The information provided may not cover all aspects of unique or special circumstances, federal and postal regulations, and programs are subject to change. Our articles and replies are time sensitive. Over time, various dynamic human resource guidance and factors relied upon as a basis for this article may change. The advice and strategies contained herein may not be suitable for your situation and this service is not affiliated with OPM, the postal service or any federal entity. You should consult with school counselors, hiring agency personnel offices, and human resource professionals where appropriate. Neither the publisher or author shall be liable for any loss or any other commercial damages, including but not limited to special, incidental, consequential, or other damages.

Posted in Applying For Jobs, Civil Service Tests, Job Qualifications, Job Vacancies, Post Office Jobs

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Posted on Thursday, 6th November 2014 by

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Over the past three decades, the expanding variety of available workplace flexibilities has provided potential applicants with an added incentive in seeking Federal agency positions. The Alternative Work Schedule (AWS) is the longest tenured flexibility initiative, tracing its origin to 1978. Since that time, the availability of AWS programs has become a key recruitment and retention tool along with the student loan repayment program that agencies can now offer to fill critical vacancies.  In addition to reviewing the available AWS options, this post will also seek to provide some insight into the current usage of AWS across the government.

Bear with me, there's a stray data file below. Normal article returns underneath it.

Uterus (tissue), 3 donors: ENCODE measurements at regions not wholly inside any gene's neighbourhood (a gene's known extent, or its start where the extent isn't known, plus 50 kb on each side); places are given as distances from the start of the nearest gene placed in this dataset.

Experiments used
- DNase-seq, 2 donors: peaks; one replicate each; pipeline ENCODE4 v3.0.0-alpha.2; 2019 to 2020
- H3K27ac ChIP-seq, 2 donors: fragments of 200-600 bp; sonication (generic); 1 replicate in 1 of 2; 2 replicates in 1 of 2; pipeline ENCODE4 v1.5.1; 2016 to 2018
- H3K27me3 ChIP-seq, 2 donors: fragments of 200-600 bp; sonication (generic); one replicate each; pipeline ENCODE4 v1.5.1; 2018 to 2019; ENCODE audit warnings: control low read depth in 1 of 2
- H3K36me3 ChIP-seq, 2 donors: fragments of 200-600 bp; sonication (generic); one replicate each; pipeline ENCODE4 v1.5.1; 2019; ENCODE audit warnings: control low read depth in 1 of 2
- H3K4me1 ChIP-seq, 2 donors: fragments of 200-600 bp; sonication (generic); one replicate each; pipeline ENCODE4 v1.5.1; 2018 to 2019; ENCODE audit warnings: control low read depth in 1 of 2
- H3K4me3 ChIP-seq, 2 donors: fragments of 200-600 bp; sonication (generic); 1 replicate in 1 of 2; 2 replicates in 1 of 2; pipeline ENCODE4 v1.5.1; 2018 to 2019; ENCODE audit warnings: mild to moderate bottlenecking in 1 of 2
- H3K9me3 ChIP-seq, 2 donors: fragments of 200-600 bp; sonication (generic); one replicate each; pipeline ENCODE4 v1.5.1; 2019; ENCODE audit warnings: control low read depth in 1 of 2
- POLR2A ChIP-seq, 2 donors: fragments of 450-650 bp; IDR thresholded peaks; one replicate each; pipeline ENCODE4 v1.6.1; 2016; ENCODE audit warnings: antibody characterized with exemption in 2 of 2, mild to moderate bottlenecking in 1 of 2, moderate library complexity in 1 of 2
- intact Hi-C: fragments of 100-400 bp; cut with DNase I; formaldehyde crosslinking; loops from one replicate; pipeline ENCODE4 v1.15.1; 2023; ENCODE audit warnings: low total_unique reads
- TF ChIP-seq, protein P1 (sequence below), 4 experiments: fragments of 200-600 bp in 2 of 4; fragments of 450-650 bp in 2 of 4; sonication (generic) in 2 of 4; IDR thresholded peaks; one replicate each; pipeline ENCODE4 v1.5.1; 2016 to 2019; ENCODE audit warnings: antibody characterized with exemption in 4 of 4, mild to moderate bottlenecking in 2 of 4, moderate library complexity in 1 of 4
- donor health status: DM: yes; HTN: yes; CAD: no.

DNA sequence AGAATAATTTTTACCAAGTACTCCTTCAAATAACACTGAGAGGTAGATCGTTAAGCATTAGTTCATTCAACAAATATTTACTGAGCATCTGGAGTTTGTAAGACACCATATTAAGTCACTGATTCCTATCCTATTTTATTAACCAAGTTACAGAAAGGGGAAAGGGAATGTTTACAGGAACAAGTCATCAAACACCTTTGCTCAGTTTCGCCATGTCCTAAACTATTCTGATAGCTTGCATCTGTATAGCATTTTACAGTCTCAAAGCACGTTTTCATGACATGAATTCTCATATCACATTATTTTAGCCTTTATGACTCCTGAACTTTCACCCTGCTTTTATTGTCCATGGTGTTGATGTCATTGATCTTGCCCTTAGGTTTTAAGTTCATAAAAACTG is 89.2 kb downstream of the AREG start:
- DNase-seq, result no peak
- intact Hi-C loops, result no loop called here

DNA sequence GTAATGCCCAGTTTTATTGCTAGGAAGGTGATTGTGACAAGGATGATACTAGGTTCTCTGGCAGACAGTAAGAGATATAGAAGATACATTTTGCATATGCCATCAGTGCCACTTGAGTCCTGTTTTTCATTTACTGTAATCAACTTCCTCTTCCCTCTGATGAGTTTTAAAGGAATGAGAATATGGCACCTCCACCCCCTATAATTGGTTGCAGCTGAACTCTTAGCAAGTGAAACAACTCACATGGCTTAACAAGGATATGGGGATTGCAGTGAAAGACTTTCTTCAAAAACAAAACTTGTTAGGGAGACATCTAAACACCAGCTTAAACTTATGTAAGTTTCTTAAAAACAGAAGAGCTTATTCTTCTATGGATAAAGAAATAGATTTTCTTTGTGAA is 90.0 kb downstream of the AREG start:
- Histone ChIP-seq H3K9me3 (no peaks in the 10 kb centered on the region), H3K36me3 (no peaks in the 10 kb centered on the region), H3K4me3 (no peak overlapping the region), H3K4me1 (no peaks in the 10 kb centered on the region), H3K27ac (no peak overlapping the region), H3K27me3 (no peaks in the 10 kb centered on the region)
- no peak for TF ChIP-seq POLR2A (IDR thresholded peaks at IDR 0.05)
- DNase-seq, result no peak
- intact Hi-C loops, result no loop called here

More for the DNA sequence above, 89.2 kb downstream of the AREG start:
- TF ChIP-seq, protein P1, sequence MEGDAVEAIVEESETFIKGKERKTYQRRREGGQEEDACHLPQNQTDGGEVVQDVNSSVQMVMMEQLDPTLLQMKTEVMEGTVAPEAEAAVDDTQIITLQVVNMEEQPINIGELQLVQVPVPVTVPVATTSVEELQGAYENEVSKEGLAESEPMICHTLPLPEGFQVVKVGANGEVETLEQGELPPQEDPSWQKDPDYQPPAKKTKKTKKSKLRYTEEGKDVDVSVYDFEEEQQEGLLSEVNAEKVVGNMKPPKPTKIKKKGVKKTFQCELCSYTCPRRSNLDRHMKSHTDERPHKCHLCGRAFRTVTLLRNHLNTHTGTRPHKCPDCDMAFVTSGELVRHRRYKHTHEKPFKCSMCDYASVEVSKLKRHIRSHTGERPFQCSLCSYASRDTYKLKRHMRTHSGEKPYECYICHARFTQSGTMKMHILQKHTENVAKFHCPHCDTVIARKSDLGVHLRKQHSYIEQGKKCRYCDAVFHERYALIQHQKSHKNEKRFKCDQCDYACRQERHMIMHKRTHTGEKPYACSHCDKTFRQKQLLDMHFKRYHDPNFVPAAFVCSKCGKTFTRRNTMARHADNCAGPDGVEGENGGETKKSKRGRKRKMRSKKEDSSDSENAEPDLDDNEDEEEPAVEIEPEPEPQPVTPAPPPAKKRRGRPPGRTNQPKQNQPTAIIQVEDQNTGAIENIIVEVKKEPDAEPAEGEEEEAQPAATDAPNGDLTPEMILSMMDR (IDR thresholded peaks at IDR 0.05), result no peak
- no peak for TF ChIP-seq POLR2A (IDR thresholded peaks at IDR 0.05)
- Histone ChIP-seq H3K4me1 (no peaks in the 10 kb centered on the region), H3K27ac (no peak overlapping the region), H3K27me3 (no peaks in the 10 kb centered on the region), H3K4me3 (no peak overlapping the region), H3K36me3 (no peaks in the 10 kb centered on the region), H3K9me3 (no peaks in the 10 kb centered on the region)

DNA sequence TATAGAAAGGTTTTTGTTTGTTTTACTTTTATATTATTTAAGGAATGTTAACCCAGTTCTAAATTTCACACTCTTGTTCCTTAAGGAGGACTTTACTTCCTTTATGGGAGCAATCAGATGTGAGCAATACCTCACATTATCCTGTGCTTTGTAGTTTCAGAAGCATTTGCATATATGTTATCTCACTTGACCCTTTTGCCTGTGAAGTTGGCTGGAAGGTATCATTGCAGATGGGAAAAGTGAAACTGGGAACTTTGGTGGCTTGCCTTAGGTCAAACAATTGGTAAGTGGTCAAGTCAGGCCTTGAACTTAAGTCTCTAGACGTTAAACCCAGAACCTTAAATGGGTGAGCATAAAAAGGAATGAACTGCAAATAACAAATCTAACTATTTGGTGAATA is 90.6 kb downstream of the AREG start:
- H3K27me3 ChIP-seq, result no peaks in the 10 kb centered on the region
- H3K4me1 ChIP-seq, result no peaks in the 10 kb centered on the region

Description of AWS

The term “Alternative Work Schedule” encompasses two general types of work schedules, flexible work schedules (FWS) and compressed work schedules (CWS), each representing a variation to the fixed-schedule 8-hour, 5-day work week.

A FWS consists of workdays with (1) core hours and (2) flexible hours. Core hours are the designated period of the day when all employees must be at work. Flexible hours are the part of the workday when employees may (within limits or “bands”) choose their time of arrival and departure. Within limits set by each agency, a FWS can enable employees to select and alter their work schedules to best fit personal needs and help balance work and family responsibilities. There are various types of FWS arrangements that provide different degrees of flexibility regarding starting/stopping times and core hours. These include flexitour, gliding, variable day, variable week, and maxiflex schedules. OPM’s Handbook on Alternative Work Schedules defines each of these terms and provides a detailed analysis of each option.